Peru probes police ‘death squads’ after killings

Latin America

Peru probes police 'death squads' after killings

In Peru, public acknowledgment by the government that police death squads likely have operated in the country, and were responsible for at least 20 deaths, perhaps many more since 2012. A preliminary report has identified nine police officers, including a general, as being behind the killings.

CCTV America’s Dan Collyns reports.

Peru police \"death squads\" drive public calls for reform

Peru police \"death squads\" drive public calls for reform

In Peru, public acknowledgment by the government that police death squads likely have operated in the country, and were responsible for at least 20 deaths, perhaps many more since 2012. A preliminary report has identified nine police officers, including a general, as being behind the killings. CCTV America’s Dan Collyns reports.

This long-awaited preliminary report confirms what the Peru government calls ‘serious indications’ that a group of police officers illegally killed at least 20 civilians, many of whom may have been totally innocent of any crime.

In doing so, it said, they were trying to win promotions and rewards from superiors by appearing to stop dangerous criminals.

“There are serious indications of the existence of an irregular group made up of national police officers and junior officers who, in order to obtain personal benefit, falsified intelligence information to simulate clashes and killed people in at least six cases,” Peruvian Vice Interior Minister, Ruben Vargas said.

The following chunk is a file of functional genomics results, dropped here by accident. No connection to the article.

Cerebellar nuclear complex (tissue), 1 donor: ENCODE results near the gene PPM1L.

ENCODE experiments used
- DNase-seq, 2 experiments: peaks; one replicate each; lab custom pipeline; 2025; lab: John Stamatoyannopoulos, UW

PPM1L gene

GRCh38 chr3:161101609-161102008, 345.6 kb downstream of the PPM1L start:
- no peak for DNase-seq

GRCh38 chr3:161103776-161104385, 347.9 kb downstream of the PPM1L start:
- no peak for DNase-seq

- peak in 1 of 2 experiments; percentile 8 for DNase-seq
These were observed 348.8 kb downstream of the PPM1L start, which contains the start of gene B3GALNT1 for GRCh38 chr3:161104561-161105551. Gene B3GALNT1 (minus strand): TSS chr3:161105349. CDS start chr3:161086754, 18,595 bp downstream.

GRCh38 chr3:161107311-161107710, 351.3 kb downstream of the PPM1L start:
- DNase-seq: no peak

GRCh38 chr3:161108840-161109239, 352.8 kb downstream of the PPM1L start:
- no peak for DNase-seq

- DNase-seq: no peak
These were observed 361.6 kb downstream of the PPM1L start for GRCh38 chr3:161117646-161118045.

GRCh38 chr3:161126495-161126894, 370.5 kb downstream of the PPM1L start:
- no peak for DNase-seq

Peru’s vice minister of the interior didn’t name any of the officers under investigation but said one of them has been decorated six times for his service and promoted to commander.

Those killed had been presented as outlaws and the police lauded as heroes.

The truth was quite different, said the vice minister.

“The working group notes that 11 of the 20 suspected criminals who were killed in these interventions did not even have criminal records or requests to testify that would have made them the targets of the police interventions that were carried out,” Vargas said.

The alleged death squad had access to sensitive information reserved for a special police group set up to combat organized crime, he said.

The allegations, which were first leaked to the press in July, have only compounded the police force’s poor reputation among Peruvians.

These latest allegations are driving public calls for deep reform in a police force racked with accusations of corruption and links to the criminal underworld.

The report is now being sent to the prosecutor’s office for possible criminal proceedings.